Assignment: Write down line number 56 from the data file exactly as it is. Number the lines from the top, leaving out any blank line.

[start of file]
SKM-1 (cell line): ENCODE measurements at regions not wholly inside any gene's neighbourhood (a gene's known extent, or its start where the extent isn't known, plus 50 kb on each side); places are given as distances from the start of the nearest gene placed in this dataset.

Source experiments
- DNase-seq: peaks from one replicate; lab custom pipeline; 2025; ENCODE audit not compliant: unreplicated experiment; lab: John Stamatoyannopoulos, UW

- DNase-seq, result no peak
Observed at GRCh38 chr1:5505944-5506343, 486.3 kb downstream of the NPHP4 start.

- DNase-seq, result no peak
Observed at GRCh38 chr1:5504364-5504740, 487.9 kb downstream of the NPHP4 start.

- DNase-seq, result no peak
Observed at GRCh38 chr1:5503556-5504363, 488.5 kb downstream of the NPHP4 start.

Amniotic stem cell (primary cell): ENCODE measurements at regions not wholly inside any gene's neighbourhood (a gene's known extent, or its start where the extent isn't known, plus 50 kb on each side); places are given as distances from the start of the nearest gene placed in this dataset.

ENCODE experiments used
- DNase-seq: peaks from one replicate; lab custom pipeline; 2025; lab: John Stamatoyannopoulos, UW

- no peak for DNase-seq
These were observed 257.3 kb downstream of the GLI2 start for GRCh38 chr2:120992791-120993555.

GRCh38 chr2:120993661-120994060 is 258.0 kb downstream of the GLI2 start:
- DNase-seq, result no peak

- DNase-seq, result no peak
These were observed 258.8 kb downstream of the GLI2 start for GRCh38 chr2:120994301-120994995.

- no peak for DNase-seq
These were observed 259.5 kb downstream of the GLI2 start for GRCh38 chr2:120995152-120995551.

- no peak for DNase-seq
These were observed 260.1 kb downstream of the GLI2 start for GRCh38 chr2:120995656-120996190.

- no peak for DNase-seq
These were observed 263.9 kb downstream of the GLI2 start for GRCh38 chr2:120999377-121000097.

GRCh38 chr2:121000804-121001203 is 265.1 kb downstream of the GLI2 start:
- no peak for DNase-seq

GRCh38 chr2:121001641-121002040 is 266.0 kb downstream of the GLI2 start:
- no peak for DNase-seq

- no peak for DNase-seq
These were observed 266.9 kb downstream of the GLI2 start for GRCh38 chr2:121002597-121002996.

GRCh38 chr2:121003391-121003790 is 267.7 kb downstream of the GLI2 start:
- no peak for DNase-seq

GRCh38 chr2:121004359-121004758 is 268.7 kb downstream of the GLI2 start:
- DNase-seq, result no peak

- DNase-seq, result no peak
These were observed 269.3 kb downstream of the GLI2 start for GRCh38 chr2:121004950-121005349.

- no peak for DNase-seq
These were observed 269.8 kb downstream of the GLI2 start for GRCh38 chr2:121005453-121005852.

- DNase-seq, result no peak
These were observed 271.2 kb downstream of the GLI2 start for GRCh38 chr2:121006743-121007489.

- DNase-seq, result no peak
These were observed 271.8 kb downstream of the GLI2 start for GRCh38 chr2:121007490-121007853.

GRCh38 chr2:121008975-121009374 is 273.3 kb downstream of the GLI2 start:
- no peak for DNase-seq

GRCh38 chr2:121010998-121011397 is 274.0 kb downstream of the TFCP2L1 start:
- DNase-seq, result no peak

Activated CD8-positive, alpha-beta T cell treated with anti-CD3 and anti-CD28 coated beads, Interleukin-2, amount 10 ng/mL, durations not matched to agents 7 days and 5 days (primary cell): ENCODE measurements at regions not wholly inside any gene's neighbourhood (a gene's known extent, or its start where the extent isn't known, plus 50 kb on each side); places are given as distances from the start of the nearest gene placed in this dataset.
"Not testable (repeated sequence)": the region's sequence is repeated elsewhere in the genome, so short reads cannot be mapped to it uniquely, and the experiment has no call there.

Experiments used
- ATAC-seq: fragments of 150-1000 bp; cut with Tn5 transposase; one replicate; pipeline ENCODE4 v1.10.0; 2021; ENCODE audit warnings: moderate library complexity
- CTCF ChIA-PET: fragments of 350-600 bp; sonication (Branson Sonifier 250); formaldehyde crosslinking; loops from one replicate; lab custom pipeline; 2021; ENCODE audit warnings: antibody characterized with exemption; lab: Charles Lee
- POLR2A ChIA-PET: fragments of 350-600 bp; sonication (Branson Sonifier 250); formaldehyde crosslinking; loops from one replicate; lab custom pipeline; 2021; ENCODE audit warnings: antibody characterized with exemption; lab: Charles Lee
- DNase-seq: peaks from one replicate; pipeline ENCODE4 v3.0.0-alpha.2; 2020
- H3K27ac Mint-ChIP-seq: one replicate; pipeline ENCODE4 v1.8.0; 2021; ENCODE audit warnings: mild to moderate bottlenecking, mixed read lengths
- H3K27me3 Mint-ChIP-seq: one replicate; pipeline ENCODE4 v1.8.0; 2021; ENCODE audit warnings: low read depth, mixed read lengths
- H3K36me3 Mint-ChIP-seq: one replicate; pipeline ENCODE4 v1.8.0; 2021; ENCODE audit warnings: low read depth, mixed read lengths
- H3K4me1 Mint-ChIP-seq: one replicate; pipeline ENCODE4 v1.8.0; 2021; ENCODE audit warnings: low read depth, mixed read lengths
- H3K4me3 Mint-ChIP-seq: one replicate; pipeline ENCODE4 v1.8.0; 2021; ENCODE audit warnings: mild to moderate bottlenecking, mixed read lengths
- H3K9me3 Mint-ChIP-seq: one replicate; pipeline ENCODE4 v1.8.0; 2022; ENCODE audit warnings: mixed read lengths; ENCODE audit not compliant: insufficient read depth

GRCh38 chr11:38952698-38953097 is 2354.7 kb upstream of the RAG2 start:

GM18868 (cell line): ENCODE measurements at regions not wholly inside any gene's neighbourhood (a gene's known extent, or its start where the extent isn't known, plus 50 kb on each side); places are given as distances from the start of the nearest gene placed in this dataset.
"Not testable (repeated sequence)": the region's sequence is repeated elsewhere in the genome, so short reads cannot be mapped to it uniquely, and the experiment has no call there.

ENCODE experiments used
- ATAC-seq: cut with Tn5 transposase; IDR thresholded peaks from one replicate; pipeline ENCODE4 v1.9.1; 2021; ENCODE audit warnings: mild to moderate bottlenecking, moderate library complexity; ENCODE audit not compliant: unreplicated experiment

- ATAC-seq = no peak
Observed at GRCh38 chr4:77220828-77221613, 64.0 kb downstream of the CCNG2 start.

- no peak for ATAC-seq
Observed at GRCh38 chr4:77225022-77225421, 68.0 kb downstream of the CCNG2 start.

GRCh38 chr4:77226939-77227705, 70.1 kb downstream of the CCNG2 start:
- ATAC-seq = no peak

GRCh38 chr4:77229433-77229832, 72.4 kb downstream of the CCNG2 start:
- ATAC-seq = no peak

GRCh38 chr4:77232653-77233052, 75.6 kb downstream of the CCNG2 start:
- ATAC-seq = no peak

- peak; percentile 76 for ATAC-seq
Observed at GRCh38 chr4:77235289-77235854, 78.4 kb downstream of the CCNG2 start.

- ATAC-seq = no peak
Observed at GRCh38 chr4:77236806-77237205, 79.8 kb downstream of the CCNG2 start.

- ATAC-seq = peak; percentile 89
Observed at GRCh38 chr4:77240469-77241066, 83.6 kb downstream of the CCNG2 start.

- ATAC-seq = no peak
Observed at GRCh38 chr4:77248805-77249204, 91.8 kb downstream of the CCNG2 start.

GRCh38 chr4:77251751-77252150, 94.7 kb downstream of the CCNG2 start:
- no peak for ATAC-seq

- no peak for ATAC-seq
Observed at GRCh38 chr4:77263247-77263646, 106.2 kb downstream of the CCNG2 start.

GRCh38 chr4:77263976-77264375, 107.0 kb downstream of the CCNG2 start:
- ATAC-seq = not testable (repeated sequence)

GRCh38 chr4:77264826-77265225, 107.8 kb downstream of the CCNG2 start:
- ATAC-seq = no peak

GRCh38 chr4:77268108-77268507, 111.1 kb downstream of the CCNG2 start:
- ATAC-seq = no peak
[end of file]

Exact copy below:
- H3K36me3 Mint-ChIP-seq: one replicate; pipeline ENCODE4 v1.8.0; 2021; ENCODE audit warnings: low read depth, mixed read lengths